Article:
Both terms have been used since the 17th century, when independent physicians and preventive care appeared in print slightly earlier than the association with preventative medicine. By the 19th century, however, the term preventative was looked at as “unseemly.” John Russell Bartlett was adamant when writing in A Dictionary of Americanisms, published in 1848, that preventative was “A corruption sometimes met with for preventive both in England and America.”

As recently as 1964, a letter to the editor of the JAMA Journal asked, when referencing the story of a professor who would fail his students for using “preventative” in the title of his class on preventive medicine, “Is it possible that preventative has become acceptable or respectable because many people prefer it to preventive?” The editor responded that “most people prefer the shorter and slightly more venerable form of the word.”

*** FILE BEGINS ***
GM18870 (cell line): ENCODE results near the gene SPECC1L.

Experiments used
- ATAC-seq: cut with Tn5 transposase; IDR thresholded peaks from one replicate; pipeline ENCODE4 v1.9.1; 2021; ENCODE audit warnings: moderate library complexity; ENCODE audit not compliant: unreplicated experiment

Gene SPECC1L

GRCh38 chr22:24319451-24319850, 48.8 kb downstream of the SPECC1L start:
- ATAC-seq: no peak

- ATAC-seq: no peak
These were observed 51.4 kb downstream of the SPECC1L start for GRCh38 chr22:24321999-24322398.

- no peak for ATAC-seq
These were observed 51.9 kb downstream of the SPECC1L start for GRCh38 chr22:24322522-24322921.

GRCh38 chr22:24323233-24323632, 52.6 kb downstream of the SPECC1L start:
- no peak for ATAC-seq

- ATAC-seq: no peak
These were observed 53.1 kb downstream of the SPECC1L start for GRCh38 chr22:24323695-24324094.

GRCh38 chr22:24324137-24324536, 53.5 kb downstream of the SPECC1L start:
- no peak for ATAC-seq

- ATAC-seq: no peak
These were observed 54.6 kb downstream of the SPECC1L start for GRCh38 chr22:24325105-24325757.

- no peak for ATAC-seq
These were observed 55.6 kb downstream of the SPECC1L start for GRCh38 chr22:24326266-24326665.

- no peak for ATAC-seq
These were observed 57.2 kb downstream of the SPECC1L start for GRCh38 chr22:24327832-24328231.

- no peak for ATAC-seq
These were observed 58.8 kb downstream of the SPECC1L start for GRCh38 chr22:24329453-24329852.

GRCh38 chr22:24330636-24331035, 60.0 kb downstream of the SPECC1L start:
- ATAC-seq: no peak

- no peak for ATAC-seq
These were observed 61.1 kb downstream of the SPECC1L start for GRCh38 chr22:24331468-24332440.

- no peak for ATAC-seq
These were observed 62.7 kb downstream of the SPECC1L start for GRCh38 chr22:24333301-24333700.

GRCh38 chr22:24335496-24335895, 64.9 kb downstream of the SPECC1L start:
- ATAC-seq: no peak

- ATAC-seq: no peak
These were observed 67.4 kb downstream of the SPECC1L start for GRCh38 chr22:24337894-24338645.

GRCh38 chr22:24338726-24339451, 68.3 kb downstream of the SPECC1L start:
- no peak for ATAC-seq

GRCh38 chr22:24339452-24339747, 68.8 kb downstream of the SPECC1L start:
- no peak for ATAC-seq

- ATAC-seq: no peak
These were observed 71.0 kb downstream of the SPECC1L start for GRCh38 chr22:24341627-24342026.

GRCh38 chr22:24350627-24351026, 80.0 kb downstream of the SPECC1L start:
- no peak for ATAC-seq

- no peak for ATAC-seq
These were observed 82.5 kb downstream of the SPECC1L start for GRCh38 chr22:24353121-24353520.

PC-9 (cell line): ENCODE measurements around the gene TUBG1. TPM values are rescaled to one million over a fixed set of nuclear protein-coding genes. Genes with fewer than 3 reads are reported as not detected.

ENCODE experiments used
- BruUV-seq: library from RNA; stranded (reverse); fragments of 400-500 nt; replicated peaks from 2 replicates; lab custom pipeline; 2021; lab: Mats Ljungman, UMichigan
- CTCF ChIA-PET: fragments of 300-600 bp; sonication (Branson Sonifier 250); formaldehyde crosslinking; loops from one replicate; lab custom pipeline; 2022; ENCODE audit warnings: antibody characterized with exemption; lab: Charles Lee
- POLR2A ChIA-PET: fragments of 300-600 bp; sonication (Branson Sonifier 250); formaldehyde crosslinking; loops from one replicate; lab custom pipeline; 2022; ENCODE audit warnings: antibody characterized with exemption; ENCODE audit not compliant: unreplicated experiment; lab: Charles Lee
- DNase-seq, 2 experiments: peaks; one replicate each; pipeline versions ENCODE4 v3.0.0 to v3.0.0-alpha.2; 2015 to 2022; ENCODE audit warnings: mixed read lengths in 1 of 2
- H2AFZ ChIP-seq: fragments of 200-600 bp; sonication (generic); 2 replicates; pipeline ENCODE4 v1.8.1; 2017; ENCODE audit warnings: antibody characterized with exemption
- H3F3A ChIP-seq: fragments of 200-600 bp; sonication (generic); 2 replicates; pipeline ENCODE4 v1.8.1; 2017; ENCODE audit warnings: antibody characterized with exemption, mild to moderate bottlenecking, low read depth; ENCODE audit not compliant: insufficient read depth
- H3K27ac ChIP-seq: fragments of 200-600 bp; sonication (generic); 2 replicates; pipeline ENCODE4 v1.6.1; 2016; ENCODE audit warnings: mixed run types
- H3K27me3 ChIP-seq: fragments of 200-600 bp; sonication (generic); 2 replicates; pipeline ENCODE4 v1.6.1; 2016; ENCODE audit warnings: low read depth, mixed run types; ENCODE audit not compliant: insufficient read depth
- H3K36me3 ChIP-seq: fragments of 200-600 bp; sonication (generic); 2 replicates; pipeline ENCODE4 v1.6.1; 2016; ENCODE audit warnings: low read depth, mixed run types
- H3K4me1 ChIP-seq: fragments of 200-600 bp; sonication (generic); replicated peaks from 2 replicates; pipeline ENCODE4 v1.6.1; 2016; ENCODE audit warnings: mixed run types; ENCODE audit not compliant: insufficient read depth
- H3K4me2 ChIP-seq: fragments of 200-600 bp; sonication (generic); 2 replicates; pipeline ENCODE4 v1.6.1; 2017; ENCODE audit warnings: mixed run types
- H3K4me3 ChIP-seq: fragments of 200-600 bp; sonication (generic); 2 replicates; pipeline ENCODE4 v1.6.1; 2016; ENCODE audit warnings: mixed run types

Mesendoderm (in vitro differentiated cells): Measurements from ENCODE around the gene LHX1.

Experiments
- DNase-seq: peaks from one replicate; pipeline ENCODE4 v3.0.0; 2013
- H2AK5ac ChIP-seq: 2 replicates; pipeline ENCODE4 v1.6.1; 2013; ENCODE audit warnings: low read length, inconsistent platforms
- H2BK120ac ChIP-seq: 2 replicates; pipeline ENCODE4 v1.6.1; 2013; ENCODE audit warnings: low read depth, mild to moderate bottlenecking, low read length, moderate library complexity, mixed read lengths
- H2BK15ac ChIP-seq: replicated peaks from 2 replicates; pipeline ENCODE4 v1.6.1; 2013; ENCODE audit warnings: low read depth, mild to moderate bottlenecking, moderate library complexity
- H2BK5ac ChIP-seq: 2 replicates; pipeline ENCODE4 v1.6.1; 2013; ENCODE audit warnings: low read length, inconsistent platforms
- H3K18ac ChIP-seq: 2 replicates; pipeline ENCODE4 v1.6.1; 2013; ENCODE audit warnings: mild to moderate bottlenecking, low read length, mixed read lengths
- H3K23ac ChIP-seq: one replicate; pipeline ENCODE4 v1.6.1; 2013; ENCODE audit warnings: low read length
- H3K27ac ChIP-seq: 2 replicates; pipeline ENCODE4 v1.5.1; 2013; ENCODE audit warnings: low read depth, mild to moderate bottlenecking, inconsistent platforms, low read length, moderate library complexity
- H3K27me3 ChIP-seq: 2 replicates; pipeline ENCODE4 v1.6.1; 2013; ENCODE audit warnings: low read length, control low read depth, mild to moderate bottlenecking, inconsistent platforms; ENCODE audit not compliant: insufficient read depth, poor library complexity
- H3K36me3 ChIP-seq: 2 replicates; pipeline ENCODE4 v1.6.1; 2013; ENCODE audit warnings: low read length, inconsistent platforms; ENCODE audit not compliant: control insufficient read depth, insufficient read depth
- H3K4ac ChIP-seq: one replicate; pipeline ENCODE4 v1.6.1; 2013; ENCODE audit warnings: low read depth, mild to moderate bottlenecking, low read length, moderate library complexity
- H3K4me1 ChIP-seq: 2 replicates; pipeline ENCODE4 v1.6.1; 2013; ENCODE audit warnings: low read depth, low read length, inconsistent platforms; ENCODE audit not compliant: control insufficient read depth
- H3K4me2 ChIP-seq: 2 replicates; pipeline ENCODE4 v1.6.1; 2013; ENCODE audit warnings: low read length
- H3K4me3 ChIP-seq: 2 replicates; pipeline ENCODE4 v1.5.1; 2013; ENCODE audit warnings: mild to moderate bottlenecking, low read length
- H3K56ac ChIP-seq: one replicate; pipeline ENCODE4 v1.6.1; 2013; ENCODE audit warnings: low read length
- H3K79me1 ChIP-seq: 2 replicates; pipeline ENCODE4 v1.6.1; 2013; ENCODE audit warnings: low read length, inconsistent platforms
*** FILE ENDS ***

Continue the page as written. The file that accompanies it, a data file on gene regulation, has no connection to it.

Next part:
Whether it is referred to as preventative care or preventive care, it is critical for healthcare outcomes. Independent physicians urge their patients to keep on track with screenings and immunizations that can prevent debilitating conditions and catastrophic illnesses. Primary care physicians know that blood pressure checks, tests for diabetes, and screenings for cancers can detect illnesses before they become major issues for the patient.

Most preventive services are covered under insurance plans, direct care plans, and Marketplace coverages. When these services are available to the patient at no additional cost, it makes sense to stay on schedule with the preventive – or preventative – measures to ensure quality patient outcomes.